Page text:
Our family at the airport…yes, we all had orange shirts and it was the BEST decision I have made in a long time!!! No one came between our “family line” as we walked through the airport and we were given special privileges because people just looked at us and knew immediately we were all together then would put us first in line.


Our beloved van that makes me feel like a truck driver. ūüôā

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the kids’ school


Darrell and I on a Wednesday morning when the older kids have school and Shiloh and Darrell and I don’t! Wednesdays Rock!


Love these silly girls.


Yes, this view, it’s breathtaking! This was taken next to our house.


Tea party time in our kitchen, thankfully we also have a large dining room to eat in.


I love this picture. All of the Dads who commute to the school everyday with so many kids on bikes were stuck at the train tracks so Darrell took this awesome picture of everyone.

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Market time!¬†This was actually before we started school, we can’t wait to visit the markets again once we have a break in 4 weeks. ¬†Maybe then I can actually ask for what I want and then know what they are saying when they tell me how much it is!


Newsletter, Sept 18th

Here is our most recent newsletter!

Albertville, France

To attempt to put into words our first four weeks in France is a daunting task.  There have been so many great moments and so many debilitatingly overwhelming moments. I think the best way to convey our life here and our transition would be through pictures and high/low bullet points.

High: We arrived after an uneventful flight in Aug. to a 5-bedroom fully-furnished, wonderful 104-year-old house on the school campus.
Low: It can be hard to make a house your home when nothing in it is actually yours, it takes some settling and getting used to.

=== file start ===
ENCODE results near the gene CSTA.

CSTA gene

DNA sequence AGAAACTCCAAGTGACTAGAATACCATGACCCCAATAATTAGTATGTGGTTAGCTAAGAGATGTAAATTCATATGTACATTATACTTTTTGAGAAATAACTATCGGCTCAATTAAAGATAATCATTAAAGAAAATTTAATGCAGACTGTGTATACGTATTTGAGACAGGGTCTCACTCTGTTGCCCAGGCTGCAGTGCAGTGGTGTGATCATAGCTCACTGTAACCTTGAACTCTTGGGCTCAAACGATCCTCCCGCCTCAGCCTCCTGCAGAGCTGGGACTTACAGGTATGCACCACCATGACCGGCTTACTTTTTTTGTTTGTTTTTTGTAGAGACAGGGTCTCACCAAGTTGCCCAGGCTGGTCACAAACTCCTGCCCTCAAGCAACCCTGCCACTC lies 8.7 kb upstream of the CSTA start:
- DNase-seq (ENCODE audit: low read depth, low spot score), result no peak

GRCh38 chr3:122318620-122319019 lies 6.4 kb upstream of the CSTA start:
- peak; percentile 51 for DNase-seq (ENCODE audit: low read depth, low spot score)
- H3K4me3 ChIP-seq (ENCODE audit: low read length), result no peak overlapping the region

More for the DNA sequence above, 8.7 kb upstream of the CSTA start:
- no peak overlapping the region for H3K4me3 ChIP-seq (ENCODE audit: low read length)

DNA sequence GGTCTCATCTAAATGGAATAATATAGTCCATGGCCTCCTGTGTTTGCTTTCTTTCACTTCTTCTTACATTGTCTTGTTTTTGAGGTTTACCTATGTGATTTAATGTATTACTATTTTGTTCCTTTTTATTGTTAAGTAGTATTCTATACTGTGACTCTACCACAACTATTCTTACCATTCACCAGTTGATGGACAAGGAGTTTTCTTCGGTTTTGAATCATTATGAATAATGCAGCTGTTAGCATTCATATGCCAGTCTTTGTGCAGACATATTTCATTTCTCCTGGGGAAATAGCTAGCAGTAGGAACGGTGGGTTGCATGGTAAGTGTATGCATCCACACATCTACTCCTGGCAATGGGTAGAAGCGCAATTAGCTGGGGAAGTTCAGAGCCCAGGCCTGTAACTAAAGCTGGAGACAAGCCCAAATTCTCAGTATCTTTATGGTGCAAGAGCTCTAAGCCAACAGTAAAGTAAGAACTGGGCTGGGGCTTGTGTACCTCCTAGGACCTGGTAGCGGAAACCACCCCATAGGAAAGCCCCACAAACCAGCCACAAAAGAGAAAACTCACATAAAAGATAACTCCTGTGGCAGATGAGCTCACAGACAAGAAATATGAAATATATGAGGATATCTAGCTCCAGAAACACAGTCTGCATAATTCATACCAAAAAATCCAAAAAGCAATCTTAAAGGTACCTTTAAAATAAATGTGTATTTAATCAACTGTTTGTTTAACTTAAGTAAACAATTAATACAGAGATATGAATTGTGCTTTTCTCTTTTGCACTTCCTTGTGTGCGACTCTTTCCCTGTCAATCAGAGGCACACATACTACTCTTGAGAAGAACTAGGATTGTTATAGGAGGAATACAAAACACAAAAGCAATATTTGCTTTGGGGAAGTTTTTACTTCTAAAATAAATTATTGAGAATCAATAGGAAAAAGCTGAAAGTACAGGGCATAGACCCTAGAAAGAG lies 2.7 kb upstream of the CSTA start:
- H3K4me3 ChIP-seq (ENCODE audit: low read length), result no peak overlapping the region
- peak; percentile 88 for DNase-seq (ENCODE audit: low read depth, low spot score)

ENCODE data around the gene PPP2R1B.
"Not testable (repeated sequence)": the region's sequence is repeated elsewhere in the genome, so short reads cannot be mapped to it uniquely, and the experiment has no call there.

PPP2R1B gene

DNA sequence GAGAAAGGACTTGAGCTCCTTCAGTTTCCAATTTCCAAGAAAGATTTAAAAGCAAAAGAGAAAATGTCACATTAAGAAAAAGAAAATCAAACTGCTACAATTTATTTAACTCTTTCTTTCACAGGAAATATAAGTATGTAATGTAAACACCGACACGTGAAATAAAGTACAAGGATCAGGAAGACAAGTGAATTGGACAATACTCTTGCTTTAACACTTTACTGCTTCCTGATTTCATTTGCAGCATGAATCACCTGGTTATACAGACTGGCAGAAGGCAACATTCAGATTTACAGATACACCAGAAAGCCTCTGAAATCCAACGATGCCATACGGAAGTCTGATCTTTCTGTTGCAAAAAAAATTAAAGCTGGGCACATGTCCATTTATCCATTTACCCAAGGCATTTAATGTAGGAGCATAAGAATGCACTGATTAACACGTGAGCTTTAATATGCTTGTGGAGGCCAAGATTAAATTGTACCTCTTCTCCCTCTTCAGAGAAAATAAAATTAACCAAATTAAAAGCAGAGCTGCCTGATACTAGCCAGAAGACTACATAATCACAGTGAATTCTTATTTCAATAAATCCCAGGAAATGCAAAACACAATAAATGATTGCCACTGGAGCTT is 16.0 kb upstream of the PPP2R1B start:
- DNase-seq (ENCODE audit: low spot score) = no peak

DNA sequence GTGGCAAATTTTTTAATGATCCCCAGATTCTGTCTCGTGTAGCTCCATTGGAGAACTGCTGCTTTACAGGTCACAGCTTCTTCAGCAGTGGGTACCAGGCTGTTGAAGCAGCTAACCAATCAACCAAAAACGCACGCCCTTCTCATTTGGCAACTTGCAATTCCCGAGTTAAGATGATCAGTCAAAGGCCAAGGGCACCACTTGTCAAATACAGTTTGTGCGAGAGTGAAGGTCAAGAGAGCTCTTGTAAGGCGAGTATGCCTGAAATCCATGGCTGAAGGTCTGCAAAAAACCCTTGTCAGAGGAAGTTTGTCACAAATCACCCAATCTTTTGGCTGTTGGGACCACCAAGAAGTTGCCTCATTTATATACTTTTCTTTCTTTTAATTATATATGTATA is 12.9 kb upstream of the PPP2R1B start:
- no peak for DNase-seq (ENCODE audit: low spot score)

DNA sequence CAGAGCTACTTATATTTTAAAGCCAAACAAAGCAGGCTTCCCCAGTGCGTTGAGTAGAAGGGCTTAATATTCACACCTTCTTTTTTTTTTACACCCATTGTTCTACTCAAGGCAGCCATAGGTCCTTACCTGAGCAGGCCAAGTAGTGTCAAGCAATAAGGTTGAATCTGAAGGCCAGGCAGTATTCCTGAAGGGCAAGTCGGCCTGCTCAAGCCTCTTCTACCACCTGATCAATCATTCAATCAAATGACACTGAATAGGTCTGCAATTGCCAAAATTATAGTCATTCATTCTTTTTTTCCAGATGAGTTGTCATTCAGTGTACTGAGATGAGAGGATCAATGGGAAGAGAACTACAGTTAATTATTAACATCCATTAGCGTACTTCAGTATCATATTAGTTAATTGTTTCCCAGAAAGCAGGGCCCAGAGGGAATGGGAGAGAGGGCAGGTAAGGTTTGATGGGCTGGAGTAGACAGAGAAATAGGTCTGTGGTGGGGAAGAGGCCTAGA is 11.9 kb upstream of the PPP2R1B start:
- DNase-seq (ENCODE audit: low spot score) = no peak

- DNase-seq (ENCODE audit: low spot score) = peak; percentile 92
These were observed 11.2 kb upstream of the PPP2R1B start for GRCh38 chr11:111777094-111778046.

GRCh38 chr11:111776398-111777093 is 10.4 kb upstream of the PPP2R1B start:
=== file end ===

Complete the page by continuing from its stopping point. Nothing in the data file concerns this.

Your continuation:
High: The kids have shocked us with how well they have adjusted to French public school. ¬†There have certainly been sad days and tears from¬†them, but overall, Darrell and I are rejoicing in God’s provision of friends for them and joyful moments at school.
Low: With school comes illness. Since class started two weeks ago Darrell and I have actually only attended two full days of class due to sick children. We have come up with a good system where each of us stays home half a day, but missing half a day of class over and over again makes it very difficult to stay on top of things.

High: There is a precious single woman here (a student at the school) ¬†who has felt God’s prompting to help our family. This has been huge…HUGE! ¬†She has come once or twice a week to help with dishes (we have no dishwasher so hand washing is taking a large amount of time each day)¬†and laundry. ¬†I don’t think I can even express to you how awesome this has been, such a gift from God!

High/Low: We had a sonogram of baby 7 last week with an OB in town.  He spoke English (bonus!) and was very kind, but we did find out that I now have placenta previa  (it was low lying before now) and a c-section is necessary.  We are rejoicing that we are in a safe place for surgery and for the medical care leading up to it, but it was still disappointing and not our favorite news to hear.

High: I, Becky, attended my first sewing class ever….in French. ¬†Our school strongly encourages us to be involved in the community. ¬†As you can imagine, that is very difficult for us, but Darrell and I each wanted to at least attempt to be involved. My sewing group meets twice a month to do a small project together. ¬†It was exhausting because of how little French I know, but even in that one night I learned so much just trying to communicate!